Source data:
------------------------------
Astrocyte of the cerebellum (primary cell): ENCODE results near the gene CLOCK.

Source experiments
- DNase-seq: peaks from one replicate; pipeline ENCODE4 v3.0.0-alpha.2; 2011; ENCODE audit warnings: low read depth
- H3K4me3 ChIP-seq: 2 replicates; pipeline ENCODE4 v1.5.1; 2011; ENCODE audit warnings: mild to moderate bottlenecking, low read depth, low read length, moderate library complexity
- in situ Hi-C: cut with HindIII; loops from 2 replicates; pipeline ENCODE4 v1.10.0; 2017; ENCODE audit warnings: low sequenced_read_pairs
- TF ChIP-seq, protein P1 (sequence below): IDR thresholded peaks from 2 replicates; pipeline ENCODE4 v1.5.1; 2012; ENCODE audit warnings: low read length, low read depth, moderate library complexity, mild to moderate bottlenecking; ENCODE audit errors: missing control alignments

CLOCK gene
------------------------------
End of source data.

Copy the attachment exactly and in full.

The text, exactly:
Astrocyte of the cerebellum (primary cell): ENCODE results near the gene CLOCK.

Source experiments
- DNase-seq: peaks from one replicate; pipeline ENCODE4 v3.0.0-alpha.2; 2011; ENCODE audit warnings: low read depth
- H3K4me3 ChIP-seq: 2 replicates; pipeline ENCODE4 v1.5.1; 2011; ENCODE audit warnings: mild to moderate bottlenecking, low read depth, low read length, moderate library complexity
- in situ Hi-C: cut with HindIII; loops from 2 replicates; pipeline ENCODE4 v1.10.0; 2017; ENCODE audit warnings: low sequenced_read_pairs
- TF ChIP-seq, protein P1 (sequence below): IDR thresholded peaks from 2 replicates; pipeline ENCODE4 v1.5.1; 2012; ENCODE audit warnings: low read length, low read depth, moderate library complexity, mild to moderate bottlenecking; ENCODE audit errors: missing control alignments

CLOCK gene